Our Mission

The International Museum of Art & Science (IMAS) located in the Rio Grande Valley inspires audiences of all ages to explore art and science through its permanent collections, exhibits, programs, and partnerships by empowering learners to discover their interests and pursue their passions.

Our Vision

The International Museum of Art & Science will be a destination for accessible, innovative, awe-inspiring learning through diverse art and science experiences that prepare our community for the future.

Couple in Frida

Visit the Ann Moore Art Studio to create original art work this month! Express your creativity through unique and interesting art projects, and become your best version of an #IMASartist.

We love to see your work so showcase it on your social media and tag @imasmuseum with #IMASartist so we can celebrate your creations!

DigiWall is a climbing wall with gaming technology embedded into it, so you can play games with your entire body. Light guides the way and the wall responds to your movements.

Our DigiWall consists of 6 climbing panels, and is 21 feet long and 9 feet tall!

Discovery Pavilion is now open!

Visitors can enjoy play in the puppet theater, climb the Digi-wall, create in Kid-struction, and explore platonic solids.

Fine art galleries at the International Museum of Art & Science include a variety exhibitions from our permanent collection and seasonal exhibits with multi-cultural content appealing to the greater Rio Grande Valley community and visitors. The fine art galleries include the Clark Family Gallery, Cardenas Gallery, Main Gallery, Central Gallery, and Atrium.

A walk around the grounds of the IMAS includes the Rio Sendero path through the sculpture garden. A shaded courtyard also includes picnic tables for visitors to sit and relax.

The south lawn trail leads visitors to the iconic Dactyl by Stu Kraft, 1983.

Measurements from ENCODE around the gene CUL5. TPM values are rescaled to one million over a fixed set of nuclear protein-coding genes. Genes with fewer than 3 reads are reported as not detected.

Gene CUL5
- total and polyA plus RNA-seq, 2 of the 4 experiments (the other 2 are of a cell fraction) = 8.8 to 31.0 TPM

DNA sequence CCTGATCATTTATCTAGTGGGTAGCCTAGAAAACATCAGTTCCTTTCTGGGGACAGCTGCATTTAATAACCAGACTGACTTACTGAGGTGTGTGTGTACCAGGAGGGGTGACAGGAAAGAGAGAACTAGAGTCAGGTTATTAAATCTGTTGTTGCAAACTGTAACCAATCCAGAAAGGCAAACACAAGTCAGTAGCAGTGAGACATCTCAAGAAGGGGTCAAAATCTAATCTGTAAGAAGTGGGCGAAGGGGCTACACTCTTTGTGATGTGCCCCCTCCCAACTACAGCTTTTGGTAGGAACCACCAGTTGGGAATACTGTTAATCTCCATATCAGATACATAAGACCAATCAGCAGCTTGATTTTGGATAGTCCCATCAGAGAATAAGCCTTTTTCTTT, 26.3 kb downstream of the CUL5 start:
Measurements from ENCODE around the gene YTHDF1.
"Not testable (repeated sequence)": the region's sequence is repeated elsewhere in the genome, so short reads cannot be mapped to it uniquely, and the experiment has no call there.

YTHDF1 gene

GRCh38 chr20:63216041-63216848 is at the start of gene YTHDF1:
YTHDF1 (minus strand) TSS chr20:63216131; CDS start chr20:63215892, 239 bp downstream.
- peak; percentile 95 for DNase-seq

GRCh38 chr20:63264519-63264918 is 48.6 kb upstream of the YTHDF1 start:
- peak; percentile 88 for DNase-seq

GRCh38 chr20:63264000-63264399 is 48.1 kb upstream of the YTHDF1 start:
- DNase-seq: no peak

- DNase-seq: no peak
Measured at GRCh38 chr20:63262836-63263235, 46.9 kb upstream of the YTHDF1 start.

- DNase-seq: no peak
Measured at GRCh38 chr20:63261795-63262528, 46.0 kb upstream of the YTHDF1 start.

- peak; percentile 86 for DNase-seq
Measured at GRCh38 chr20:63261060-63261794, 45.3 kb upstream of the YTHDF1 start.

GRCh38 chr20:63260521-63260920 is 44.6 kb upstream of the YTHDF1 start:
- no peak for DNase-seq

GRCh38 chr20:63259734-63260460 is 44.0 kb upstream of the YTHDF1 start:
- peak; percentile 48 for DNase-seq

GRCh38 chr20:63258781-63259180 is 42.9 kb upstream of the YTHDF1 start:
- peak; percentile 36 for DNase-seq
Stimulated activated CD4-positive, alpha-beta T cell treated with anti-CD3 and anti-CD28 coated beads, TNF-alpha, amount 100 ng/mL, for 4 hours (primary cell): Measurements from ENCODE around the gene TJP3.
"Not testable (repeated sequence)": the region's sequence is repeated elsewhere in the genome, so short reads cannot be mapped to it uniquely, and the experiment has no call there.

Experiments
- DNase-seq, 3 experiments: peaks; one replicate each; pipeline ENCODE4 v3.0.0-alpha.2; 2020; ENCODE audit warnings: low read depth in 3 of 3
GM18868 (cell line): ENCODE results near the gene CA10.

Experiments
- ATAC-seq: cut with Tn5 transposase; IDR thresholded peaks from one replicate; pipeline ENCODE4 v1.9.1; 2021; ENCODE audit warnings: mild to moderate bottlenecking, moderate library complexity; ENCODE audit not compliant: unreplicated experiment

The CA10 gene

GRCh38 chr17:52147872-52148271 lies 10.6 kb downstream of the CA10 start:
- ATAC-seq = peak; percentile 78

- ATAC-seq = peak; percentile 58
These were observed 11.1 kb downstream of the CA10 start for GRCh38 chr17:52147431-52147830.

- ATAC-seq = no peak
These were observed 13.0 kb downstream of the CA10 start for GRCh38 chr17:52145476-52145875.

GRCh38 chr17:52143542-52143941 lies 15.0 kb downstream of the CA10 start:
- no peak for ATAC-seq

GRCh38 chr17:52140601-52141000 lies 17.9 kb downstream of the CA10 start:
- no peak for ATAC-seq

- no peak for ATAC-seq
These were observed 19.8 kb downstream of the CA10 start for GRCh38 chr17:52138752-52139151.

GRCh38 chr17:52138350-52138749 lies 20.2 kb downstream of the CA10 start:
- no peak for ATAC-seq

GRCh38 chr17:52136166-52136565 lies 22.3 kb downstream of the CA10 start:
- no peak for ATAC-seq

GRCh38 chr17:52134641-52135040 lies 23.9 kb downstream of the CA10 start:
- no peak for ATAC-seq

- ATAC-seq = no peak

Exhibitions

The McAllen Public Utility (MPU) BioZone is a lab space that inspires visitors through the sciences. IMAS Educators are available to answer any questions that visitors may have and to help visitors engage in hands-on activities. Drop in throughout the day to conduct a hands-on science activity or experiment at your own pace.

The lab is home to an array of ambassador animals: a bearded dragon lizard, leopard gecko, hermit crab, Gulf Coast toad, freshwater fish, darkling beetles, and Madagascar hissing cockroaches. These animals enable staff to teach visitors about various aspects of natural science. Visitors are always welcome to observe daily animal feedings; please check with the BioZone educator for the day’s feeding schedule.

Learn more about McAllen Public Utility, request a tour of their Water Plant. You can also take a virtual tour of the Water Treatment Plant from home at this link.

Science on a Sphere (S.O.S) is a revolutionary, state-of-the-art exhibit designed by NASA and the National Oceanic & Atmospheric Administration to illustrate planetary and celestial systems like never before. Stunning images from the Hubble Space Telescope, orbital satellites, space probes, and other sources are shown on this sphere during interactive presentations.